Monday, 28 January 2008

Visiting Old Glasgow

On a Saturday of rain, the area around Glasgow Green comes into its own. From the depressing sight of an alcoholic sitting in a puddle outside the second-hand jumble of Paddy's Market - who wants to buy a single trainer? - to the robust patter and sweet doughnutty smell of the Barras, the visitor wanders about hooded and hunched at his peril, for much will be missed. Go shopping for records in Mono and old books on Parnie St; admire the Tolbooth, Tron and mercat cross; ask yourself what the strange old tower by the Argyle St Car park is (it's the remains of Merchant's Hall); seek out St Andrews by the Green, tucked away in a corner; throw down the hood, and walk over the damp, deserted, muddy grass of the Green, thrilling to the thought of James Watt walking these same acres, inventing the seperate condenser and kick-starting the industrial revolution.

And there's always the bar of the 13th Note, the West Brewing Company, or cafe in the People's Palace's Winter Gardens, in which to dry yourself off.

Tuesday, 22 January 2008

Poem: Loch Tulla Bivvy

In the trough of night,
in lonely darkness of walking,
the world plants no new questions.

Just a torchlit circle,
a mean weak circle,
And an unmetalled road.

And always a rythmn,
an easy, rythmn
- I cut the torch.

The pines stretch
to snoring mountain
white capped
his foot in streams.

The crowding pines
a bed of heather
the sleeping pit
a well of stars.

A wild country
wild universe above
and light enough
to see Loch Tulla:

Small, frozen planet!
Jewel of the universe!
Silent motion through the wastes.

Small mind without bounds!
Marvel of life!
In the sleeping night.

In its waters a jewel
a pearl reflected
and darkly stir
the forest creatures.

the owl is watching
the deer avoids me
the crackling forest
the sap-strong pines.

On frozen heather
my presence noted:
my bed is made.
Tufts graze my cheek.
A grey wheel galaxy.

In the trough of night,
in lonely darkness of watching,
the world grows large as heaven.

Visiting Loch Tulla

To Achallader recently, bleak in winter. Acres of wild, untamed tussocks, full of streams and standing water: no paradise this, but the neighbourless hardship of Rannoch. I would not choose to live here. But outside, a glimpse of Loch Tulla in the distance under a wind-tousled sky, moonlit clouds scudding past with soft rain, the snow-capped Blackmount behind: and I remember why this is the beginning of one of my favourite areas to visit in Scotland.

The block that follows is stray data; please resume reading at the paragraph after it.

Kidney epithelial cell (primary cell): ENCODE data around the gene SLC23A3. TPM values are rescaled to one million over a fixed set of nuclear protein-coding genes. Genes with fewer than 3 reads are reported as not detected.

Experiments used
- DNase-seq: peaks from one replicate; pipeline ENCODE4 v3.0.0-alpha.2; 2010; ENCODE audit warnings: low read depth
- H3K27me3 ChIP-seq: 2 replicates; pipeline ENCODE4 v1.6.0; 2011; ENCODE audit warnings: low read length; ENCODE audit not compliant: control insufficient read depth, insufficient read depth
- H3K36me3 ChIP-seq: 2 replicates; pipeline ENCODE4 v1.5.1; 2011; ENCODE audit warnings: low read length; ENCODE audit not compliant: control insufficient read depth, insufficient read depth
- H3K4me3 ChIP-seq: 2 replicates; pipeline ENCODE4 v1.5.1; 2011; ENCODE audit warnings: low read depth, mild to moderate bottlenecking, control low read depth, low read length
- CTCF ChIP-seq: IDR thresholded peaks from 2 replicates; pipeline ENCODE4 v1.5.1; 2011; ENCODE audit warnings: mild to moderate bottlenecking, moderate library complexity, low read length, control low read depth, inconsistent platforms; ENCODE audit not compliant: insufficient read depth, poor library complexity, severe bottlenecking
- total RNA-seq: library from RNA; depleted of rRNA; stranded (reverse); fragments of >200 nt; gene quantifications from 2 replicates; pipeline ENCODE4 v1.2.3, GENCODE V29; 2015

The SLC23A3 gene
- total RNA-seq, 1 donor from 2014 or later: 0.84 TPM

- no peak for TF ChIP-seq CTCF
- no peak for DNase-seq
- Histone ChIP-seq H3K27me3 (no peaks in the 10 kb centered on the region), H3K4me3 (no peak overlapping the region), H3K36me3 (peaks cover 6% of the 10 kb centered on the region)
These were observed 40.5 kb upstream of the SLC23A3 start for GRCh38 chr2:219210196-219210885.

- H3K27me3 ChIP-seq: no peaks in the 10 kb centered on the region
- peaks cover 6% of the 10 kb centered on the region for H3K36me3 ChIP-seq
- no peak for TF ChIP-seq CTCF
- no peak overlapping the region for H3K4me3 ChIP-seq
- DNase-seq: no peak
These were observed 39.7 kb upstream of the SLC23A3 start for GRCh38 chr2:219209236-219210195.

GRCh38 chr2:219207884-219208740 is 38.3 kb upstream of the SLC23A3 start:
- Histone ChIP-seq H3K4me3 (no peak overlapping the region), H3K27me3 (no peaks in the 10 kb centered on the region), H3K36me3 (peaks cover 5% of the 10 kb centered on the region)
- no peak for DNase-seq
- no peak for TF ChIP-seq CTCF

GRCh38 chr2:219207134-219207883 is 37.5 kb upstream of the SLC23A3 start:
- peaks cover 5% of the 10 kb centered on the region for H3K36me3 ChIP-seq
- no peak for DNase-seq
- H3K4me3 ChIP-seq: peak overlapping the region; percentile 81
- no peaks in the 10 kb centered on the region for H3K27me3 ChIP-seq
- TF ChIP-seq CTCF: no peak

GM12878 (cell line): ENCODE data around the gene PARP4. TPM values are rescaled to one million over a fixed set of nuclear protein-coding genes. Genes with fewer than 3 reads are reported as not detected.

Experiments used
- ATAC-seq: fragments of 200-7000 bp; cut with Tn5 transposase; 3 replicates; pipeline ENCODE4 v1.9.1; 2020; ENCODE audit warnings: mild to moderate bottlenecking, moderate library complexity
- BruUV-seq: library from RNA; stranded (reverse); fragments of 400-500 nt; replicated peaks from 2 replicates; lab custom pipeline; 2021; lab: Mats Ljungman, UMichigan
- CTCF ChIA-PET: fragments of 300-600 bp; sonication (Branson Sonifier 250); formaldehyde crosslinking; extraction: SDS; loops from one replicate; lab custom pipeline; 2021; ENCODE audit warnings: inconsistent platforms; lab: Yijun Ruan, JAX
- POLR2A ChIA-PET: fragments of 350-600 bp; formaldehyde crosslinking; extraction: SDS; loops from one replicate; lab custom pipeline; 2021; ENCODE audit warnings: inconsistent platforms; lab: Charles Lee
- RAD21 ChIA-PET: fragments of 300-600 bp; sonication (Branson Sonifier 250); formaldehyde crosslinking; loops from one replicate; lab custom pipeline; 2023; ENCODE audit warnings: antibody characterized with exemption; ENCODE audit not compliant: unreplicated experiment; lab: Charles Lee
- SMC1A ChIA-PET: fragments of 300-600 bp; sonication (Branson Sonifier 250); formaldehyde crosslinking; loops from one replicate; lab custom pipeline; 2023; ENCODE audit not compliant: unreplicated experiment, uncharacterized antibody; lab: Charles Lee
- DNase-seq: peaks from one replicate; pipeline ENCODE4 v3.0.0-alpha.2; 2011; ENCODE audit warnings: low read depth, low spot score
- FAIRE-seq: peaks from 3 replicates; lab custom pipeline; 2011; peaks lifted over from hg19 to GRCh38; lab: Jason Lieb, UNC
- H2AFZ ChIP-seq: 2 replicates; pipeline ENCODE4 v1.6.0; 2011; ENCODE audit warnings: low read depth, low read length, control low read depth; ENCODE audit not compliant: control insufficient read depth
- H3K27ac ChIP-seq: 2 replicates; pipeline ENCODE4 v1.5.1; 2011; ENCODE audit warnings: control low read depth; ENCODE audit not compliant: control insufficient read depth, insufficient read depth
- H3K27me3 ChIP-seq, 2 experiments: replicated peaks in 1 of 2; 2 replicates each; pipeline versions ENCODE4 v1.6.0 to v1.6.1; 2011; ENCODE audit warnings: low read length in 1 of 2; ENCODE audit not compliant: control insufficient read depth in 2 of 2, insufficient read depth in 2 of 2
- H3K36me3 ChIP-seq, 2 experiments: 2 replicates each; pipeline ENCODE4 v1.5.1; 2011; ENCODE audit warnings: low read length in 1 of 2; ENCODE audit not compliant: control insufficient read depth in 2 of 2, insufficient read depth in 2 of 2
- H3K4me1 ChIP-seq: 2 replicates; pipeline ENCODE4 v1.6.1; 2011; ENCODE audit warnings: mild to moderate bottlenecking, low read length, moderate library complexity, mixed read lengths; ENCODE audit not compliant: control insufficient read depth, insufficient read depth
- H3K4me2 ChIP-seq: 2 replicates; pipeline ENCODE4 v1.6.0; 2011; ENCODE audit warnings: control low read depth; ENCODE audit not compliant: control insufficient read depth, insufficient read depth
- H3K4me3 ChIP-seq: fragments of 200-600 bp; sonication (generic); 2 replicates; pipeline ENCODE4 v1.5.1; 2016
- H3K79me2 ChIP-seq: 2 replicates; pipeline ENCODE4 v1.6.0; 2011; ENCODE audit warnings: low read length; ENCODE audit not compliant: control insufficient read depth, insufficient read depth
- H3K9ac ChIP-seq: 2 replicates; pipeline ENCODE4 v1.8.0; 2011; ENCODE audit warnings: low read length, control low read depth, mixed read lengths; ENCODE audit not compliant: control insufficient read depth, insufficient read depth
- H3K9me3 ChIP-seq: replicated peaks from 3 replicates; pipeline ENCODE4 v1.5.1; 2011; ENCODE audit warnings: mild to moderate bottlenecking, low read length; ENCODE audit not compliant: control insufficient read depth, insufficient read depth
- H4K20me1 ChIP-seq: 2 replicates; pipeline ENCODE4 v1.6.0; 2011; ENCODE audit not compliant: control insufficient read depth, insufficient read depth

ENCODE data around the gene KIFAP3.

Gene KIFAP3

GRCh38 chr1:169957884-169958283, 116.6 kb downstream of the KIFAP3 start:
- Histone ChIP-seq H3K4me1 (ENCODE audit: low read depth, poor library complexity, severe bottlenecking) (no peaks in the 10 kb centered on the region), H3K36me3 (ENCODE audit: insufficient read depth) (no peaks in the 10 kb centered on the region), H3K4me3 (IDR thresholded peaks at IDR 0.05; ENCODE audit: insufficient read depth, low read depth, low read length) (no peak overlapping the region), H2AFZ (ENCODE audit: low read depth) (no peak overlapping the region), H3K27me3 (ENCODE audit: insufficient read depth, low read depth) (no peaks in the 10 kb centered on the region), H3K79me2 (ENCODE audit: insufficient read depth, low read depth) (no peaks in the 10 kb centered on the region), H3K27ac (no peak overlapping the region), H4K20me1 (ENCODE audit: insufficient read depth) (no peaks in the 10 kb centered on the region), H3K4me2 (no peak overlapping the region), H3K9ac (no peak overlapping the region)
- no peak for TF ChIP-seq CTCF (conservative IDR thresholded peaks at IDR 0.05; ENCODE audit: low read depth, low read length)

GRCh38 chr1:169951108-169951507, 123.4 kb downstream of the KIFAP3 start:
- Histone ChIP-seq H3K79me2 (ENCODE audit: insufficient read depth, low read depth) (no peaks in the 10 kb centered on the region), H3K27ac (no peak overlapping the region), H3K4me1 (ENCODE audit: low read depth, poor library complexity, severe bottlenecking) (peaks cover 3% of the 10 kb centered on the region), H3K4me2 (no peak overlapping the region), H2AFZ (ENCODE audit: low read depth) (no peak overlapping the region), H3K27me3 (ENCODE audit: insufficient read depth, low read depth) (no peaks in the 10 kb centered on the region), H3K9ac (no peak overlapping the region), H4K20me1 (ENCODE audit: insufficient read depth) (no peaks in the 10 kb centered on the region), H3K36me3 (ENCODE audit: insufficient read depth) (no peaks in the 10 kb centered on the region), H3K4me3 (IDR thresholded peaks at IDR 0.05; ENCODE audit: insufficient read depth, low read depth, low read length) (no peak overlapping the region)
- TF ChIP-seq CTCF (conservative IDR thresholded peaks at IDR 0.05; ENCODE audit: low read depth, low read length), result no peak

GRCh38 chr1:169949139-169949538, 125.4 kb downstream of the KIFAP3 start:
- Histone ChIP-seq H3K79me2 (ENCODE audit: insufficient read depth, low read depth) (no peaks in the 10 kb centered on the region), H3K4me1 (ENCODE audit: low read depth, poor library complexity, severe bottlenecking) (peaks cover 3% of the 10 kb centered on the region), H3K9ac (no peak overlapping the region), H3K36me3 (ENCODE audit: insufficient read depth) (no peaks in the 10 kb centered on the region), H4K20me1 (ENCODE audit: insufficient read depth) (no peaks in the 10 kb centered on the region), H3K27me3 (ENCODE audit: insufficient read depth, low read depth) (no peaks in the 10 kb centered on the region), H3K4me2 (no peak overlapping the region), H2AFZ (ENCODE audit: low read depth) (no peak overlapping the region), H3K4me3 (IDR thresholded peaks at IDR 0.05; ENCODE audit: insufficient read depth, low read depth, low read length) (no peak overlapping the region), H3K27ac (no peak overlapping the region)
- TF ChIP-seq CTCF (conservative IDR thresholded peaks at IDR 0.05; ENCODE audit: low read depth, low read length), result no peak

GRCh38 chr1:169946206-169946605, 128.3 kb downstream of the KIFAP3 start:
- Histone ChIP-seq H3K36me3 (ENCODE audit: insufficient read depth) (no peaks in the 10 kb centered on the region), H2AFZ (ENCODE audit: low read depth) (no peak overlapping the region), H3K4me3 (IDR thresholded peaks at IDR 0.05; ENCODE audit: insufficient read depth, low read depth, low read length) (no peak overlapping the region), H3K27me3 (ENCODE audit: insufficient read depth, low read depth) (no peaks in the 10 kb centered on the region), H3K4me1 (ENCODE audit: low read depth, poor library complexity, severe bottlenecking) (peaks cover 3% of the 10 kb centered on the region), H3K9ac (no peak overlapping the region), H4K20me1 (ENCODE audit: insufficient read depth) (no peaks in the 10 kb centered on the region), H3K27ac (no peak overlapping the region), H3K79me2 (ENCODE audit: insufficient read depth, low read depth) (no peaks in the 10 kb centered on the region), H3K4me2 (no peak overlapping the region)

Monday, 14 January 2008

Poem: Helensburgh in Winter

Flags flapping raw
and a low shaft of sun
splits the weak, watery skies
with its rays on Ben Bouie.
The weather's not threatening - yet.

From deserted golf course
we leave tangled weeds dead
and dark woody skeltons
to wander wet streets by
the soggy grass verges
- past stony grey houses -
to mouldering pier in the Clyde.

Bracing,
the sea breeze,
I come here to think.

This is a town made of elements:
some earth, much water,
and a small, vital spark.

Monday, 7 January 2008

Two festive walks

To Loch Earn and a Boxing Day hill with old friends. Still, reflective lochs, dark ground, moss-covered stones, rushing streams everywhere. Mince pies, lentil soup. Home-made tablet and whisky. Too many conversations, too many things to say to keep up with them all. Irrepressible laughter over tiny reminisces. Stupid jokes. Running in circles just for the hell of it. Just a little slippery, slushy, rubbishy snow on top, and straight back down. Dinner in the Kingshouse at Balqhuidder. "Thanks for the photos," said one companion back home. "But who's the fat man wearing my clothes?" Cobwebs cleared. Bonhomine.


To Loch Tay and a New Year hill. Terrible weather, loads of snow - knee deep and very hard work. Maybe not the fastest of ascents, but a real calorie burner. White-furred mountain hares everywhere. Deer tracks in the trees. Spoke to a few folks: the shepherd said there were ptarmigan on the hill in the past. Not any more though. Friendly locals. Quiet time of year. Crazy to be up on the tops. Whiteout and spindrift. Cup of tea in Dunkeld and glad to get aching legs home for a hot bath. Knackered.